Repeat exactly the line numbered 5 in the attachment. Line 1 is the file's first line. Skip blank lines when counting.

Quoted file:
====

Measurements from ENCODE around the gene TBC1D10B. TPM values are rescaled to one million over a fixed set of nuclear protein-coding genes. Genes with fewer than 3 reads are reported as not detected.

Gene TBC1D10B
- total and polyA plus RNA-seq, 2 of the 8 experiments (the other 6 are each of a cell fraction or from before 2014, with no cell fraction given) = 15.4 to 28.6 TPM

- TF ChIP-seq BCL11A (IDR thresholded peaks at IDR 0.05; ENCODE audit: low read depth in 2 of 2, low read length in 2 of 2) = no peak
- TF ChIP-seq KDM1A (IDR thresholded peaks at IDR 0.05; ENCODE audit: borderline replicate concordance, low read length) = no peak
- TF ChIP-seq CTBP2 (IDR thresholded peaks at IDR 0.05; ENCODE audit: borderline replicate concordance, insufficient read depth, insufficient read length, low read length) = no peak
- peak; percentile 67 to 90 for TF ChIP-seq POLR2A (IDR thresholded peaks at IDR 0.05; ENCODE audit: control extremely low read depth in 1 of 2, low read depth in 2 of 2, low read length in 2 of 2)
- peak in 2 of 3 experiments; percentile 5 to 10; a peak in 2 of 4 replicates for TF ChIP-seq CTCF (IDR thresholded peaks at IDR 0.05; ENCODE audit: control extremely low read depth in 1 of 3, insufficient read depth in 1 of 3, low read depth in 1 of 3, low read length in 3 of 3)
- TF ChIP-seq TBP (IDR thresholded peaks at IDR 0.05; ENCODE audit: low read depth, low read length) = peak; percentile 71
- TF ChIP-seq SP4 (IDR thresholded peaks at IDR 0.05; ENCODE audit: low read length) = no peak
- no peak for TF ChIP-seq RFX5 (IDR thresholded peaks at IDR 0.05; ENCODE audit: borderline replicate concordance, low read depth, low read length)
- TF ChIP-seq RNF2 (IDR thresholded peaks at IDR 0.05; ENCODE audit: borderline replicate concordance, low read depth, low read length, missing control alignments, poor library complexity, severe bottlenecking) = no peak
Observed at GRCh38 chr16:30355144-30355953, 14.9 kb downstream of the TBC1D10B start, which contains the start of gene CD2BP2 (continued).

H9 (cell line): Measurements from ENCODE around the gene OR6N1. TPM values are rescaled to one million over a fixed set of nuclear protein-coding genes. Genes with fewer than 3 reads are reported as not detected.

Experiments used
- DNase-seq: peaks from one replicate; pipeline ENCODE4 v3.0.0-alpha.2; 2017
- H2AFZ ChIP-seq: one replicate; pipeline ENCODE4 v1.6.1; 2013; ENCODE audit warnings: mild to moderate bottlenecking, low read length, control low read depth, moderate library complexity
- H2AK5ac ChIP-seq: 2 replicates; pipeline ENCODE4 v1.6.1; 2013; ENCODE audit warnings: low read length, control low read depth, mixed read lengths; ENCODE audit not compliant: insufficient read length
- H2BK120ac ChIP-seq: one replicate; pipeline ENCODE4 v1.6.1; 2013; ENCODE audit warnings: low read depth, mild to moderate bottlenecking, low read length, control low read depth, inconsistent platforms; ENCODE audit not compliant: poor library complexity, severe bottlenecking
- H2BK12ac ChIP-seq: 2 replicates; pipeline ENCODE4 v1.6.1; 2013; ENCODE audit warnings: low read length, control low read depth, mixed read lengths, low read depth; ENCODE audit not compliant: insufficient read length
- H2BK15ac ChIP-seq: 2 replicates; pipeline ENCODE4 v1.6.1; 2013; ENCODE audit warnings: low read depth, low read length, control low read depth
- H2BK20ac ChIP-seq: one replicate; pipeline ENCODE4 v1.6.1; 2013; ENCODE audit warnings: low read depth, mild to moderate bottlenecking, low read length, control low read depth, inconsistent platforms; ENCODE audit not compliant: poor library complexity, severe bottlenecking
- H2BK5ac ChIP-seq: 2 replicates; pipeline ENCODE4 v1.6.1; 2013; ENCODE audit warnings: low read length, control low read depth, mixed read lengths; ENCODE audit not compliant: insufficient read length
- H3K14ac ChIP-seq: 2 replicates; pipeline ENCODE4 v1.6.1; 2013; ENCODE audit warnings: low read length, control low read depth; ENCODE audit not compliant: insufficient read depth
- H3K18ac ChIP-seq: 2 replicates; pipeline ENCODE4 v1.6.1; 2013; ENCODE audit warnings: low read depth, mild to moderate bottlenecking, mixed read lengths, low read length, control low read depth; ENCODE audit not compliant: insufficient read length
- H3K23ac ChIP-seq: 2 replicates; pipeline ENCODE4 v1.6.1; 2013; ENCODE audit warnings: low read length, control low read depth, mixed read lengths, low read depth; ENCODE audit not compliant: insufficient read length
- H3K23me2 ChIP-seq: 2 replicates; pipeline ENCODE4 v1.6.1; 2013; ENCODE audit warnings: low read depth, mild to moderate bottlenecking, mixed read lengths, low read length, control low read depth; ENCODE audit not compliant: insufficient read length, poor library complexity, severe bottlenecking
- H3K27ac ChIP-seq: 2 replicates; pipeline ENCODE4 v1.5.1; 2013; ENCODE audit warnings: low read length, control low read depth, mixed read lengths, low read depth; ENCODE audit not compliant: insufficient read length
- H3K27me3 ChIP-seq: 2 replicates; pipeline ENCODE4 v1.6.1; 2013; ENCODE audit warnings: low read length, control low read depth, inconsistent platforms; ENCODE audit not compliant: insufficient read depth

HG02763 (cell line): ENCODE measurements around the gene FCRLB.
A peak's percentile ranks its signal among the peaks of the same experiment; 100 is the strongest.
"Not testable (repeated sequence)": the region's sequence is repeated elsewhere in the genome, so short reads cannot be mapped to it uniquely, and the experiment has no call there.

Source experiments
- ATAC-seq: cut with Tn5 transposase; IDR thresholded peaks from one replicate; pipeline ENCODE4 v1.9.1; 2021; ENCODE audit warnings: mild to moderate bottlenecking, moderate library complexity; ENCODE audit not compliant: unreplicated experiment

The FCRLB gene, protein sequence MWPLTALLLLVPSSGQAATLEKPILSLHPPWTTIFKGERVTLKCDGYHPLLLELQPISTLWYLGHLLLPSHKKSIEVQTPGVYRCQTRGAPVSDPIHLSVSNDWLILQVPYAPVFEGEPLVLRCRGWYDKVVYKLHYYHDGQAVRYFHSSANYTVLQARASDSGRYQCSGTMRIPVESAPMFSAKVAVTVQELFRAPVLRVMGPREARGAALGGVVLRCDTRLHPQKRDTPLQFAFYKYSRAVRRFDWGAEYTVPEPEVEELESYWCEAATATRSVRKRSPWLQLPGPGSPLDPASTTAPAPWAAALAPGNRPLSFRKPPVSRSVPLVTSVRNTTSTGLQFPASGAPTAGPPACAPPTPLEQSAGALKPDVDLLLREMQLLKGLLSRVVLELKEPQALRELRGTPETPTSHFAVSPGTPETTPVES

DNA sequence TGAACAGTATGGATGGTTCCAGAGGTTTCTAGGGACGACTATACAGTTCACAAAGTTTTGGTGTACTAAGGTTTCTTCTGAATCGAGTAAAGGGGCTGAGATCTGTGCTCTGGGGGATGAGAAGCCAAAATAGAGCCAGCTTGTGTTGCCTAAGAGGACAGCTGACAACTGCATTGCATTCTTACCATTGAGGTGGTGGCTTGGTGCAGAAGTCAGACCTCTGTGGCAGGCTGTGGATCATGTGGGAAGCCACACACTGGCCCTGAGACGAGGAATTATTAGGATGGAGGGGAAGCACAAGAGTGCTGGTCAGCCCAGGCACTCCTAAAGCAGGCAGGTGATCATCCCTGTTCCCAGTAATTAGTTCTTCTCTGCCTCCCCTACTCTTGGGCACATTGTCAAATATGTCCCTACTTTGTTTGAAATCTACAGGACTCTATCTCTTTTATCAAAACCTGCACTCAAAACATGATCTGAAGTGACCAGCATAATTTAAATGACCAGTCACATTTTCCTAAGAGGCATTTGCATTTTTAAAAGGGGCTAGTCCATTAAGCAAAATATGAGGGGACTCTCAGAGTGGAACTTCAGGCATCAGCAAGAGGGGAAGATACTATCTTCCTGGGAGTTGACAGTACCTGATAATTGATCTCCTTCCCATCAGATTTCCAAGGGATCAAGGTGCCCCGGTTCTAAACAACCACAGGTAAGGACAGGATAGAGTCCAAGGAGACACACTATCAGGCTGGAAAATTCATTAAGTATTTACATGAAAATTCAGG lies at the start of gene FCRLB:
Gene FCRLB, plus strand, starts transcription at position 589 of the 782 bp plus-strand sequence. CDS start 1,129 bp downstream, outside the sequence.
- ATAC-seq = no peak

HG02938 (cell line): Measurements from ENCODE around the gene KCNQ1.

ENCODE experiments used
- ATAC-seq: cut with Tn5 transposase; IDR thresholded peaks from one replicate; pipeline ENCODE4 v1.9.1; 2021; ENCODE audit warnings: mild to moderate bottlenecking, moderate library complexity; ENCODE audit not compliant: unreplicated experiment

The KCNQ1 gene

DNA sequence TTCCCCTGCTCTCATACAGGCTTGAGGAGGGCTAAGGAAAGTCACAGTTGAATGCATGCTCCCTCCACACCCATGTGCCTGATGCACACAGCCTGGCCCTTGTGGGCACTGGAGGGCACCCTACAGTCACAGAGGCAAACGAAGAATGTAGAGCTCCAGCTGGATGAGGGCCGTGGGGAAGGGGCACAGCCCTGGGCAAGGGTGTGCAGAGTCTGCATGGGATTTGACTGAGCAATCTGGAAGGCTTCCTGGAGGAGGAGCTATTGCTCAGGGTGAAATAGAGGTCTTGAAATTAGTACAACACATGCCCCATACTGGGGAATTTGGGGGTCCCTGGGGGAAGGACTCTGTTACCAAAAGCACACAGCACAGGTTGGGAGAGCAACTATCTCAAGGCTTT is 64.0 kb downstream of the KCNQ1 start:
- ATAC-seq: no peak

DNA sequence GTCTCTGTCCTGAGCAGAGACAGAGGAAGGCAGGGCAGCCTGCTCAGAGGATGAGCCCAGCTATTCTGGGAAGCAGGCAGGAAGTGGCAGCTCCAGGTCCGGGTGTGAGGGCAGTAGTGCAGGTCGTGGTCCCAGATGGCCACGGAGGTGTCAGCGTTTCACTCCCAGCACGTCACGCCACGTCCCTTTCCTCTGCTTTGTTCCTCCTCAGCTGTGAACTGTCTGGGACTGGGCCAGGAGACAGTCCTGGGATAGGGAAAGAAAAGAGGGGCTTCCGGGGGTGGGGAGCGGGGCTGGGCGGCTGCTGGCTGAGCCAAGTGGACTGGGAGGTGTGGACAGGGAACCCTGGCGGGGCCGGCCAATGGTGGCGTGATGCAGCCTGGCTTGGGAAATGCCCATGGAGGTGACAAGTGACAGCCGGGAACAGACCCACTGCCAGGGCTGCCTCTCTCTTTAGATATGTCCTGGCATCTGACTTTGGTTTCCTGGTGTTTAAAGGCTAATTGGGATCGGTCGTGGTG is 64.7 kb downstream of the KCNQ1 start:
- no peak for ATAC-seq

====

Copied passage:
- TF ChIP-seq KDM1A (IDR thresholded peaks at IDR 0.05; ENCODE audit: borderline replicate concordance, low read length) = no peak